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Do Trend Forecasters have too much influence?

iStock_000008810724XSmallAs part of the promotion of our Trend Seminars at INDEX – Dubai in November, the folk at Fifth Ring have been setting-up interviews with the regions Press.

It’s been really interesting to discover the different angles the magazine and newspaper feature writers want to take; mostly I’ve been questioned on the Recession – it’s current & future effects on consumer attitudes and interior design, and of course the usual probing about key colours and styles for home décor in the future.  However I have been delighted that most journalists have also wanted to gain an understanding of the actual process we go through to forecast the trends and this is a topic we have always been very open and enthusiastic about sharing at Scarlet Opus because we believe that Knowledge Sharing is crucial.

iStock_000005708581XSmallLast week I was asked during an interview with a newspaper if trend forecasting companies can artificially force a trend into the consumer market.

Rather than discussing whether we could do this I think it’s more important to discuss whether we should!

I believe that trend forecasters must attempt to practice a degree of modesty – the minute you start being arrogant enough to think its ok to alter the natural course and rhythm of a trend, you have lost focus and integrity.

We’ve already discussed the issue of whether trend forecasting has an element of self-prophecy in a previous post which you can read here:

Good trend forecasting requires a genuine interest in societies needs and the needs of individual consumers.  It’s about solving peoples problems, making life easier, making it more pleasurable…making things better.  Yes trend forecasters can influence things but our influence should be used to encourage our clients to improve and have a more considered approach to their designing, manufacturing and retailing activities.

Trend forecasting isn’t about selfishly forcing purple paisley into fashion just because you happen to like purple and paisley and it isn’t about creating a pseudo desire in consumers for things they could have happily lived without.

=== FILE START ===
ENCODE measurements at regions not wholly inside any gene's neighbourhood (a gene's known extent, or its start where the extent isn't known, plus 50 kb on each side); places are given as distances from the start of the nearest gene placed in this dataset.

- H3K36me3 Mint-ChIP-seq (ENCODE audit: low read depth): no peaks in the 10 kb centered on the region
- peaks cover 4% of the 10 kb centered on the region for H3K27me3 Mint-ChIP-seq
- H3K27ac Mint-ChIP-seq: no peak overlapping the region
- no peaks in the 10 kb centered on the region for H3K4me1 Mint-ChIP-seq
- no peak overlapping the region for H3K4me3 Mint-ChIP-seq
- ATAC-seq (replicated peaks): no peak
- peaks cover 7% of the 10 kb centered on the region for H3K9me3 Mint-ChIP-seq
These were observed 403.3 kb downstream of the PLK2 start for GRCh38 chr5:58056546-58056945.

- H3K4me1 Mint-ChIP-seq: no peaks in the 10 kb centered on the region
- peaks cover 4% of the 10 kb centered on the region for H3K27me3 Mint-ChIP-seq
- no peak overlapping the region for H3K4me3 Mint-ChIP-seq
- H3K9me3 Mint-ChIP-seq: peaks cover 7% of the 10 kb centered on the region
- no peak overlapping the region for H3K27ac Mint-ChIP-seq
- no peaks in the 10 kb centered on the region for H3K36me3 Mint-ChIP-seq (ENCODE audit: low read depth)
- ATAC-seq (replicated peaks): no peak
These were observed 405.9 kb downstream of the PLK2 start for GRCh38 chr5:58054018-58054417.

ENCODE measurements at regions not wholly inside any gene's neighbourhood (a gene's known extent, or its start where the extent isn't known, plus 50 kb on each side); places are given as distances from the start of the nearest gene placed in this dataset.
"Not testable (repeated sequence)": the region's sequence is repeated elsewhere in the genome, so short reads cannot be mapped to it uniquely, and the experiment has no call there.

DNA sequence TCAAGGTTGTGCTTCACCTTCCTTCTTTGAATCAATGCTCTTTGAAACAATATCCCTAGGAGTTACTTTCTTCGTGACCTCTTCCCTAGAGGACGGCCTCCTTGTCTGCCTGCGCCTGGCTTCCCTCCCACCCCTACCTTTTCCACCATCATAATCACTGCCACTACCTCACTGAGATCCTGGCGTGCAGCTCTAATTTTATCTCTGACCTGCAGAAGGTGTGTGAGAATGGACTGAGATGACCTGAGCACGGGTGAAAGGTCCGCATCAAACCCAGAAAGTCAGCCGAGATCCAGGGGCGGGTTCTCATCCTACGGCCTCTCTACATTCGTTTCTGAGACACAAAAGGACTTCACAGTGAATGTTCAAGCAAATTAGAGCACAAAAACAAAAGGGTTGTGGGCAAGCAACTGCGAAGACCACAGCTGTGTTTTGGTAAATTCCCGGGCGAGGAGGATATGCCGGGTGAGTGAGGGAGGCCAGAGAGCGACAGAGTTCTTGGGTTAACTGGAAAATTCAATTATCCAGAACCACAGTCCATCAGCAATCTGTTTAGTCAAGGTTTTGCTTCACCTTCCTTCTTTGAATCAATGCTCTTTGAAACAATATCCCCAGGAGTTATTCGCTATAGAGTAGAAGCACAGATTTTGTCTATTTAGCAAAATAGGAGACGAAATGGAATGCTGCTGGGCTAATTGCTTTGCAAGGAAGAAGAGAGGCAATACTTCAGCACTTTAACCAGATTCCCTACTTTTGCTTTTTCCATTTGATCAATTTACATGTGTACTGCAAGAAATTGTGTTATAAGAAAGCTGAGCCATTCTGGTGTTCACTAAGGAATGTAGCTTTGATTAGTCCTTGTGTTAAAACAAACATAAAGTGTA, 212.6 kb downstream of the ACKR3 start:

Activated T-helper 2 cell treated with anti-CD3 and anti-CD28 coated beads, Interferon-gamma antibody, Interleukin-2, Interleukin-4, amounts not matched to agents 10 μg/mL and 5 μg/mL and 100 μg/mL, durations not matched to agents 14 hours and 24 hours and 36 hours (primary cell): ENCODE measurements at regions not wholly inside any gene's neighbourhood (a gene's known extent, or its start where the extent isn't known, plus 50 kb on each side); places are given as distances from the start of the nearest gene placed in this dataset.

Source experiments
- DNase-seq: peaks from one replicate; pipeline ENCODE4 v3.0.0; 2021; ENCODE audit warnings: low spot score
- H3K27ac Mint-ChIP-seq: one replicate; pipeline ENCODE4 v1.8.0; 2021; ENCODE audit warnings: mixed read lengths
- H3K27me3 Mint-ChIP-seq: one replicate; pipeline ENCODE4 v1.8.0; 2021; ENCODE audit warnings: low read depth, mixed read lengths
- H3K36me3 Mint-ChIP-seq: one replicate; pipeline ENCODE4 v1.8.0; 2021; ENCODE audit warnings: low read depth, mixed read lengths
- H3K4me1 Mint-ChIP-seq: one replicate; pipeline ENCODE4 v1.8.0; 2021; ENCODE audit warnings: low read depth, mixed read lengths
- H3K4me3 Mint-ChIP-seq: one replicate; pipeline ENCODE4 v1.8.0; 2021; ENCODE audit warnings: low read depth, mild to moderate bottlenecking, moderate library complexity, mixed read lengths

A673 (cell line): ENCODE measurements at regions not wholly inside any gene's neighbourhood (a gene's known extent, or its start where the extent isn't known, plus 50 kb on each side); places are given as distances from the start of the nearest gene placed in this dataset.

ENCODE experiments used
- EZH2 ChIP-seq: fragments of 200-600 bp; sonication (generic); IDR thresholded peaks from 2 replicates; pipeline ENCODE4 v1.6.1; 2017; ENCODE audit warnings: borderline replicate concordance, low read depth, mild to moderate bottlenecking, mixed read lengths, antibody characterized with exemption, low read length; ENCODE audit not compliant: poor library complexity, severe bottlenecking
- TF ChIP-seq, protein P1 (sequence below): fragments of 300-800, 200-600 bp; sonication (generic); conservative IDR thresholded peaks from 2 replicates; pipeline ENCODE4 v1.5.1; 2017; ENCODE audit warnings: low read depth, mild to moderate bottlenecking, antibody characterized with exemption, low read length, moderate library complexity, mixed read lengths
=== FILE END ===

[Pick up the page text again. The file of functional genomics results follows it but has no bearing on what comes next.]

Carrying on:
Without getting too deep…for us trend forecasting is about getting to the truth of where we are at right now….and where we want to be in the future – and then setting a course with our clients to get us all there!

We’d love, love, love to know what you think….Leave a comment to let us know if you think trend forecasting can have a positive or negative effect on design and consumerism?

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Sourcing Trend Board Imagery & Contributors

I was recently asked how we go about finding all of the images and samples that appear on our Scarlet Opus trend boards each season.  It’s a good question and worth taking a moment (or a post) to explain.  It will also help to complete our Forecasting Process category (accessed in the right hand sidebar).

So how do we find all of our lovely contributors?…..

Once we have completed stages 1 – 5 of our trend forecasting research process for the coming season, we then begin to gather together inspiring, trendsetting and relevant product images, designs, photographs and samples via a variety of methods:

  • We visit trade shows and exhibitions like New Designers, NY Market Week, Index, 100% Design etc… 

    These exhibitions are an opportunity for us to see designers work and discuss the inclusion of their work on our trend boards.

    We met Claire Coles at 100% Design a couple of years back and one of her wonderful wallpaper designs will feature on one of our Autumn / Winter 2010 / 2011 trend boards.

  • Oftentimes we have a very strong idea of the type of product we want to include and then we have to set about finding it!

  • For example, we wanted to feature patterned wooden furniture on our Autumn / Winter 2010 / 2011 trend boards so we dug about on the internet until we found Duncan Gowdy.

    Duncan incorporates subtle patterns from nature into his beautifully crafted furniture pieces and his creations are exactly right for next years interior trends when consumers will be looking to add pattern into interior schemes in more intelligent, unobtrusive and less obvious ways.